Hoe onderscheid jij je als startende ondernemer van concurrenten? Wat is jouw unique selling point (USP)? Wat maakt jou beter, groter en anders? En heel belangrijk: matcht jouw USP met de behoeftes van jouw klant?

Ofwel: is het ook een ‘unique buying point’? Denk aan: 

  • Service en gemak
  • Prijs
  • Kwaliteit, uitstraling, design
  • Persoonlijke kwaliteiten van jou en je team
  • Unieke combinatie van diensten en producten 
  • Uniek netwerk
  • Bijzonder verdienmodel, met aantoonbaar voordeel voor je klant 
  • Uniek verhaal. Denk aan ‘social enterprise’-kenmerken: dingen die je doet in de keten waarmee je de concurrentie een stap voor bent. Bijvoorbeeld op het gebied van klimaat, dierenwelzijn, cultuur of arbeidsomstandigheden 

Zijn jouw USP’s echt zichtbaar? 

Formuleer drie conrete, zichtbare USP’s voor jouw product of bedrijf. ‘Betere service’ is dus niet voldoende. Hoe ziet, ruikt, voelt of hoort je klant het? Vraag anderen om feedback: is dit echt wat je product of dienst uniek en aantrekkelijk maakt? 

7. Houd het simpel

Wie wil opvallen met een product of dienst, moet zich leren onderscheiden. Maar dat hoeft lang niet altijd met een complexe oplossing. Het gezegde ‘less is more’ gaat ook hier op.

Een van de businesslessen van de succesvolle Britse entrepreneur Richard Branson is dat je simpele zakelijke oplossingen moet bedenken waar jouw organisatie bestaande problemen mee kan oplossen.

Kleine effectieve verbeteringen

Natuurlijk: innovatie is belangrijk, maar het wiel hoeft niet altijd volledig opnieuw uitgevonden te worden. Het aanbrengen van een kleine verbetering in een bestaande strategie is mogelijk even effectief als de strategie rigoureus omgooien.

Een goede richtlijn is dat je jouw doel op een bierviltje kunt uitleggen. En kun je potentiële klanten of zakenpartners niet in een paar minuten uitleggen wat jouw bedrijf doet en waarom het een succes gaat worden? Schaaf dan nog eens aan je elevator pitch.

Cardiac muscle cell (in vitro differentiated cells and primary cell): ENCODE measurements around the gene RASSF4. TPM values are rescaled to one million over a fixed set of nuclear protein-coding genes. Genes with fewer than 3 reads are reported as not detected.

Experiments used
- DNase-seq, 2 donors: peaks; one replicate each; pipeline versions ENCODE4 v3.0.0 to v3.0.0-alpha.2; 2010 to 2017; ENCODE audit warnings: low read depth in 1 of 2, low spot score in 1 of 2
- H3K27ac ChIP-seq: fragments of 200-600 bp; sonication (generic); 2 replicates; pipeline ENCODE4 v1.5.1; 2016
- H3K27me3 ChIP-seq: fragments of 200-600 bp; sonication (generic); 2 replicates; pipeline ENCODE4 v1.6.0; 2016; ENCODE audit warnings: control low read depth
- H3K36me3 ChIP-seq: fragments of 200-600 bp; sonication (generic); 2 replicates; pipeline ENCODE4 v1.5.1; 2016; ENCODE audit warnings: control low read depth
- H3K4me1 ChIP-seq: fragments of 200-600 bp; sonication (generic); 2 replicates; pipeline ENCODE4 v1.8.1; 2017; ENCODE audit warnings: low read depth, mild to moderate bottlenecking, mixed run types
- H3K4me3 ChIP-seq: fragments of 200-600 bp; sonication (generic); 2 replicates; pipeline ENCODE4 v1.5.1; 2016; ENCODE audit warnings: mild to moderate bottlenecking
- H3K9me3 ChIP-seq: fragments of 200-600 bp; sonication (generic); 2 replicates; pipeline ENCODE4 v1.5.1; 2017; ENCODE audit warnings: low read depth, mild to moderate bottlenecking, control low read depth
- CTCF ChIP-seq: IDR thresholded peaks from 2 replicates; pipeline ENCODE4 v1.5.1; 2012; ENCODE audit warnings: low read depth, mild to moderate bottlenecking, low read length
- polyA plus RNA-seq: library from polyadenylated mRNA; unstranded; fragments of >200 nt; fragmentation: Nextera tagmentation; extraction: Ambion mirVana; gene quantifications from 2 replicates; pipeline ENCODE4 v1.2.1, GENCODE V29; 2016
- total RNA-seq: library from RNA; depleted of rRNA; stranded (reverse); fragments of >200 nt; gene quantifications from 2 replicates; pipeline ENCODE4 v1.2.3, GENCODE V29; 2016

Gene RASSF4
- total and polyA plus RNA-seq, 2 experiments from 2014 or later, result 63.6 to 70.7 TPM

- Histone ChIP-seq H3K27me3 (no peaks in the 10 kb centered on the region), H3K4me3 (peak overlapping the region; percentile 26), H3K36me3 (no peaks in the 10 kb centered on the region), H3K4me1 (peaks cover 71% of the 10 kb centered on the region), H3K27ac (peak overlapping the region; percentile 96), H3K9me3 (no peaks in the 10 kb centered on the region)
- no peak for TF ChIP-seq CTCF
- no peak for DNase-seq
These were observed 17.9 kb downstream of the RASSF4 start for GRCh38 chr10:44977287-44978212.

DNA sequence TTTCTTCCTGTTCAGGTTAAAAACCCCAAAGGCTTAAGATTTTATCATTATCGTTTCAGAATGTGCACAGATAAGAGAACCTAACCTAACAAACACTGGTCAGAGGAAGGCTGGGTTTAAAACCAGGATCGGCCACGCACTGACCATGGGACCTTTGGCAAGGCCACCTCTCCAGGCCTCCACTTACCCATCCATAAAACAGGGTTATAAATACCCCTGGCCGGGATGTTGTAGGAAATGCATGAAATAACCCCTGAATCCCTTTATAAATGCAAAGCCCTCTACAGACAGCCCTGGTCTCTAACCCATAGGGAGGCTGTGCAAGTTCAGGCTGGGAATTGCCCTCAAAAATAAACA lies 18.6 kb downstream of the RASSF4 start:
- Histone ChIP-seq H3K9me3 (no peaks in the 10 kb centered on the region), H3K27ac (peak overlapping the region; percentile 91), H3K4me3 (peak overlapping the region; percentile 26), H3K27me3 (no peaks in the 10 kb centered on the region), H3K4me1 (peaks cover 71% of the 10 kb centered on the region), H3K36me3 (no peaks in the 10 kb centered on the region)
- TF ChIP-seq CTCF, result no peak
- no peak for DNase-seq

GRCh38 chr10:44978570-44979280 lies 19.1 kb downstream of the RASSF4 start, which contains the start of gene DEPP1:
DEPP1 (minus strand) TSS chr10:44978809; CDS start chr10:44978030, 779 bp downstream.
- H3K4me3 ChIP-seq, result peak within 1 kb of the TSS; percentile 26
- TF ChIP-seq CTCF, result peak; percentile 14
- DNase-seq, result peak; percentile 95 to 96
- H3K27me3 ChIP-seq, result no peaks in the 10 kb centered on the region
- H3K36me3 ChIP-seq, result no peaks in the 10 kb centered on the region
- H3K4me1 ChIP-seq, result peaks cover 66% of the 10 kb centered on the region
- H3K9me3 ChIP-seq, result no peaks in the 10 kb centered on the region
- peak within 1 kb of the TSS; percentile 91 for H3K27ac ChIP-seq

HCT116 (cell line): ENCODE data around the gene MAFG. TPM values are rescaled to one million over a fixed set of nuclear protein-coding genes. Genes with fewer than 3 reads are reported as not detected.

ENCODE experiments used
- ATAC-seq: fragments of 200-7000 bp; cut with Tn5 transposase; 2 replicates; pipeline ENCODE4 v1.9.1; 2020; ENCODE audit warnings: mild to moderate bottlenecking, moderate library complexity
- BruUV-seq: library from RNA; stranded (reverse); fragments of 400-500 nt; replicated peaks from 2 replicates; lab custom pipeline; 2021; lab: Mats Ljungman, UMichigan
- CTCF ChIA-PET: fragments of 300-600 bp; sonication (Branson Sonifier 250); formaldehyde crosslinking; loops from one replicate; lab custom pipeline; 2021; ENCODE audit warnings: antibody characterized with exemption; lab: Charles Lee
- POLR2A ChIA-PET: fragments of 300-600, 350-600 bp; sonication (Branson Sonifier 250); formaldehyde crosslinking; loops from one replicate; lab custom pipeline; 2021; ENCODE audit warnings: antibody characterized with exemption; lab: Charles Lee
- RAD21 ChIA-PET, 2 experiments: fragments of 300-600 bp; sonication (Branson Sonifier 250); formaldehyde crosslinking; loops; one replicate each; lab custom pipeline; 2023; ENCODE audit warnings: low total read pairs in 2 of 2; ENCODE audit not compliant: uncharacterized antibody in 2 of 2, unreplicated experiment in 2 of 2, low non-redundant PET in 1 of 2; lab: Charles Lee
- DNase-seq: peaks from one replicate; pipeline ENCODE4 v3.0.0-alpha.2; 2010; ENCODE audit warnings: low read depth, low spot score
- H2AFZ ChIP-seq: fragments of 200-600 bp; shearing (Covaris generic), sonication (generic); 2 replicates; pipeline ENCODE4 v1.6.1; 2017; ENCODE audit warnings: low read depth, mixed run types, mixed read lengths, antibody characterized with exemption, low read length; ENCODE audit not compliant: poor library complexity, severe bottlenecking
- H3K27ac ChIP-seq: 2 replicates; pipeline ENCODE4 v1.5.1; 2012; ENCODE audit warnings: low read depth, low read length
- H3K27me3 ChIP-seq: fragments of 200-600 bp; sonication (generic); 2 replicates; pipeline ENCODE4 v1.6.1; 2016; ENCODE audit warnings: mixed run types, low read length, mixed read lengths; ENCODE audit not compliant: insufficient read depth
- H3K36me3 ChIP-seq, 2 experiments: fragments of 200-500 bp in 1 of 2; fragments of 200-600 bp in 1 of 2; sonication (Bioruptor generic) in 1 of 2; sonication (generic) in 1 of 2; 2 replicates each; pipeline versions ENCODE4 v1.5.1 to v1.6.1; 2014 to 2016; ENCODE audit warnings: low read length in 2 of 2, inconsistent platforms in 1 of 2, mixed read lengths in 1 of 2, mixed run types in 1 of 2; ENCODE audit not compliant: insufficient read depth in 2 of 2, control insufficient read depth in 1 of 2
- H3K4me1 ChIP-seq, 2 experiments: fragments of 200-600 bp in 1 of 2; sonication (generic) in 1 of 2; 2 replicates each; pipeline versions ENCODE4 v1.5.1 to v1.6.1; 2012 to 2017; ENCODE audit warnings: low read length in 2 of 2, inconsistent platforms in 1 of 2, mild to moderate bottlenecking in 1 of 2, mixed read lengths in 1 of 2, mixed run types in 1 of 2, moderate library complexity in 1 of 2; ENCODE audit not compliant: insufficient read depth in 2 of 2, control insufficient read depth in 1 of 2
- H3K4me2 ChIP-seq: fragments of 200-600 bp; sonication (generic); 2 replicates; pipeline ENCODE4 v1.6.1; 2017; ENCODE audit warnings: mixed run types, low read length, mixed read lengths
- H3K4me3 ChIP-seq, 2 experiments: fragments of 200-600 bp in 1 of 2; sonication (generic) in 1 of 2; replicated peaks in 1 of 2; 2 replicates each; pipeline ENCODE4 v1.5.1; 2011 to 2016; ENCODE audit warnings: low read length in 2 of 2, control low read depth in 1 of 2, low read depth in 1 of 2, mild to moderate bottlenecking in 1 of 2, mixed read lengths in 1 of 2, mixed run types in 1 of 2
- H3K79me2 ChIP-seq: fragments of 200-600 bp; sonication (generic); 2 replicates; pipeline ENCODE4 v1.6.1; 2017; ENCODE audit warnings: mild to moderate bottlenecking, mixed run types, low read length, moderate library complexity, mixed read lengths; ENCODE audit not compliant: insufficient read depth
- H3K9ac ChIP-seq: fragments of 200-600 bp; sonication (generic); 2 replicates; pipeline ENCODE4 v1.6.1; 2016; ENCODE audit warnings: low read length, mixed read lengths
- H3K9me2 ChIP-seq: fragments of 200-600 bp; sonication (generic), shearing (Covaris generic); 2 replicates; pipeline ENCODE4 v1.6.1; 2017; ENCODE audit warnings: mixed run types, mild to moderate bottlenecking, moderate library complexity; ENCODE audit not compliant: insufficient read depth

To do: werk aan je elevator pitch en focus daarbij op wat jouw product uniek maakt. 

Durf ervoor te gaan

Ondernemen is durven, lef tonen, risico nemen. Twijfel je of jouw product of dienst wel zo uniek is? Hoe meer liefde, focus en energie naar je bedrijf gaat, hoe groter je toegevoegde waarde.

”Natuurlijk is het al eerder gedaan, maar nog niet door jou”, aldus Elizabeth Gilbert in ‘Big Magic, de kunst van creatief leven’.

Gewoon doen! 

Een gat in de markt zoeken, is vooral ook: gewoon beginnen en alles doen wat er in je macht ligt om sterk van start te gaan. Als je denkt een goed product of unieke dienst in handen te hebben, kom in actie! Met de 8 to do’s hierboven zet je de eerste stappen. 

Gepubliceerd door IkGaStarten.nl

How To Build An Advisory Board?

An advisory board is a critical tool for getting your business to the next level. These 5 tips will get the right people around your table.

One of the smartest growth initiatives a business owner can implement is an advisory board: a hand-selected group of advisors that believe in your leadership, are aligned with your culture and mission, and are committed to your success.

The vast majority of business owners who implement an advisory board fail to see a strong return on investment because they haven’t followed guidelines to pick the right advisors, and haven’t set them up for success.

If you are considering implementing an advisory board, follow these first steps to attract and recruit your best advisors:

1: Complete your Values, Mission, Vision, and Strategic Plan first.

To create a comprehensive board search document, you must have your foundational elements constructed. What do you stand for, why do you exist, and where are you going? You must be able to articulate this to any prospective board member. In addition, you must be able to share your target customer profiles and your competitive landscape.

It is not the advisory board’s job to complete this work.

2: Select Advisors That Are Ahead of You.

Choose advisors that have already achieved what you are trying to achieve so that you can learn from both their successes and their mistakes. You don’t want to sit around a table with others that are exactly where you are.

For example, a company is currently at $60 million in revenue. The company expects to double in 18 months. It’s CFO has never managed the finances of a $120 million company. Therefore, they defined a board seat to attract a financial advisor who has run a company with revenues of more than $100 million.